Thursday, September 4, 2008

Wise: She Ain't Heavy


She Ain't Heavy
By Stephanie Goddard Davidson

I remember the turning point clearly. I was in the eighth grade, standing outside of the cafeteria in my lime green polyester skirt, when I discovered something that has been a constant and unwelcome companion ever since: a little roll of fat below the elastic waistband where there once was only flatness. I had recently started to feed myself chips and sodas as after school snacks, but I just knew my body would stay as trim as it always had. Based on the soft evidence before me, my body had no plans to abandon natural laws and cooperate with my new eating regime.

It became more than just speculation at that moment, that my body did indeed have a mind of its own. I'd had hints in the past, but I figured it was just slow to catch up. For instance, it didn't grow boobs when I wanted it to (nor were they as big as I would have liked, once they did show up). My period didn't start in the 4th grade, as I had fervently wished on the first star on many nights; it showed up in the 6th grade instead. While my body did bend and jump and run well enough to stay in shape for dance recitals, and make the cheerleading squad, the bump in my nose was surely keeping the boys away---and did I have to be so tall (5'3") for the school dance?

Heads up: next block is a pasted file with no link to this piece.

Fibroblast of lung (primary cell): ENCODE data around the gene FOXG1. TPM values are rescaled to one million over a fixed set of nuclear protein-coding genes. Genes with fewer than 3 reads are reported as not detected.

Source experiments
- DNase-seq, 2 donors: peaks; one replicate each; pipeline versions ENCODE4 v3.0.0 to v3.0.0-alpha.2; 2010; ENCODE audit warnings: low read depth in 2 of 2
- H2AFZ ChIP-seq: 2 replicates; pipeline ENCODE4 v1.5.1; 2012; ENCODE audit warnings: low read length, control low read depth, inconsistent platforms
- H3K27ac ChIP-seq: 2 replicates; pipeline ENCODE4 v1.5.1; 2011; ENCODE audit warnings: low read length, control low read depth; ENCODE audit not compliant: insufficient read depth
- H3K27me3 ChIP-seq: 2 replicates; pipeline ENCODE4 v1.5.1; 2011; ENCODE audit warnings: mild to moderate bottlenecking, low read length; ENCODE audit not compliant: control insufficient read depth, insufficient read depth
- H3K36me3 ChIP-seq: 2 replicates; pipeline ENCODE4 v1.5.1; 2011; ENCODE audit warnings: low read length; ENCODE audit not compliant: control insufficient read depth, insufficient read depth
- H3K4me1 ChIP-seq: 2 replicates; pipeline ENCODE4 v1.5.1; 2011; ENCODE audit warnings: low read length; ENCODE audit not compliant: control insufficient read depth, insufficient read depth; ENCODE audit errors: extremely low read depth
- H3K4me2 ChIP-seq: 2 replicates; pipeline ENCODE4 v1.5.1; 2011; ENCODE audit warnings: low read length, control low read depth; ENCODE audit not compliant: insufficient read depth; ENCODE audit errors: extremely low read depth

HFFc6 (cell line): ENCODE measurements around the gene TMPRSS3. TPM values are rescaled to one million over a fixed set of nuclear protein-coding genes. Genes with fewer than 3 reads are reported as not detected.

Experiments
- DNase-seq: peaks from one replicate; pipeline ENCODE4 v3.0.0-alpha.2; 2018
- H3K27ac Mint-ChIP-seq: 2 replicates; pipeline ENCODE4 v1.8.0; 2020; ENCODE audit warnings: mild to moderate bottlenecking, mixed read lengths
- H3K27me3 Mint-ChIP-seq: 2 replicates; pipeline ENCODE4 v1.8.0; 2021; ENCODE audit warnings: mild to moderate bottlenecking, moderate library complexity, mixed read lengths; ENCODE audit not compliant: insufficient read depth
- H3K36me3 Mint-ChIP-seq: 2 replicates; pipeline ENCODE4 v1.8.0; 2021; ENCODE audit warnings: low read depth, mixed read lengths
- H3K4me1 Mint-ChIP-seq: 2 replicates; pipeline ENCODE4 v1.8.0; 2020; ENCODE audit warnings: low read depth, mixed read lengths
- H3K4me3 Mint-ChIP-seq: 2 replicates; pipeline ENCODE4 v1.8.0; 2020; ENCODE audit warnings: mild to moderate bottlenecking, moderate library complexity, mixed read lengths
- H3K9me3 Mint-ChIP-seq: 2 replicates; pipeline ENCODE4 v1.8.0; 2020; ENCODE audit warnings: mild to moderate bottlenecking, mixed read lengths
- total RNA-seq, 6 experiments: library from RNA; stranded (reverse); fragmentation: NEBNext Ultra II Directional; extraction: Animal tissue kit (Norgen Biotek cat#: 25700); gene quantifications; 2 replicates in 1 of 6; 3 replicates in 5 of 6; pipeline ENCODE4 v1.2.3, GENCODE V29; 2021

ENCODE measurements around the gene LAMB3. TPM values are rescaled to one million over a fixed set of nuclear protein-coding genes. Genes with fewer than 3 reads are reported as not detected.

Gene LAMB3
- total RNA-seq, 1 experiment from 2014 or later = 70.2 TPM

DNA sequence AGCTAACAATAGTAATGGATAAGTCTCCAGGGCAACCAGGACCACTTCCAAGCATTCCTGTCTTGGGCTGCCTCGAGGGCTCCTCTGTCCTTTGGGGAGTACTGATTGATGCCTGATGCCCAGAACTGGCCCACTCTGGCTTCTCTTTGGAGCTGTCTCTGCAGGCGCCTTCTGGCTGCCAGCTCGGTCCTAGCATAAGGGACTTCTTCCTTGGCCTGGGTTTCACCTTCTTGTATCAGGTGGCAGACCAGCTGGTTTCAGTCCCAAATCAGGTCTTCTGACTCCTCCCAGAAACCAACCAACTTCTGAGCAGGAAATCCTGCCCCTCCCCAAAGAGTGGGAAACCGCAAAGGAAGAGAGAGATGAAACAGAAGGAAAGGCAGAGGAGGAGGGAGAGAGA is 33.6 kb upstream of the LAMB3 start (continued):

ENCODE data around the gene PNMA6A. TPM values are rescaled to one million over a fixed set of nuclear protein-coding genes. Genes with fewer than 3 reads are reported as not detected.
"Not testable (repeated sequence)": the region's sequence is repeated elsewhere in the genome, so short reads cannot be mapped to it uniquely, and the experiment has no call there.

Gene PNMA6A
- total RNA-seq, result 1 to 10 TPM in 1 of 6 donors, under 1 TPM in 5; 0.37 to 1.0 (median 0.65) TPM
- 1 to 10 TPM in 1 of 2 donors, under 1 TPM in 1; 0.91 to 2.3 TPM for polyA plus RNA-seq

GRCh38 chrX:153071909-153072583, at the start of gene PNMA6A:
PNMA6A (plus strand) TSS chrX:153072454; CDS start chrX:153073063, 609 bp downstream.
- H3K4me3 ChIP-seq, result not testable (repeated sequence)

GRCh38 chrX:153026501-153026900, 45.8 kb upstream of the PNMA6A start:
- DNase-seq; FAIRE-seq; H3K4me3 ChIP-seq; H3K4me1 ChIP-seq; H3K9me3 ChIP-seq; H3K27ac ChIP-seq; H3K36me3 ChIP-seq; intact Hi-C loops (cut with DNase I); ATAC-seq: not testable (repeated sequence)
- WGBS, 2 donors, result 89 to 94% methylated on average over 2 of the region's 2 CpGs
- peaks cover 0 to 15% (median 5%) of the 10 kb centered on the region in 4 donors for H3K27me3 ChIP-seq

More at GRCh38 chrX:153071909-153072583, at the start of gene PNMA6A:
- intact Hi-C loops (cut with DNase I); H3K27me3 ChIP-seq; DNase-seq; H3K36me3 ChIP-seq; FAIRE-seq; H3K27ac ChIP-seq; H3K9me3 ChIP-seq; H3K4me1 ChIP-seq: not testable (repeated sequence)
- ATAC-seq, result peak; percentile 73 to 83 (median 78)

Now at almost 45, I find myself still in this battle with "my" body. Why can't it stay thin without exercise and eating right (whatever that means)? And am I going to have to have my flaws surgically altered at some point? I mean, the hundreds of dollars spent on products wasn't doing all that much. And my hair! Is it right for my features and couldn't it be easier to style in the morning? Is it too aging or does it make me look like I'm trying too hard to look young (which is exactly what I'm up to)?

Ugh. My body, as usual, just isn't cooperating. Admittedly, the damn thing is still here even with my decades-long smoking addiction (which is on its way out -again). And I'll also be the first to show surprise that for some reason, lately, I just don't have an interest in alcohol (and thank God, because that one definitely got in my way). Maybe that has to do with the long-overdo divorce? Hmmm. Maybe the small seed being planted lately in the media---where having a body that doesn't resemble a supermodel's is becoming something to tolerate---has taken root?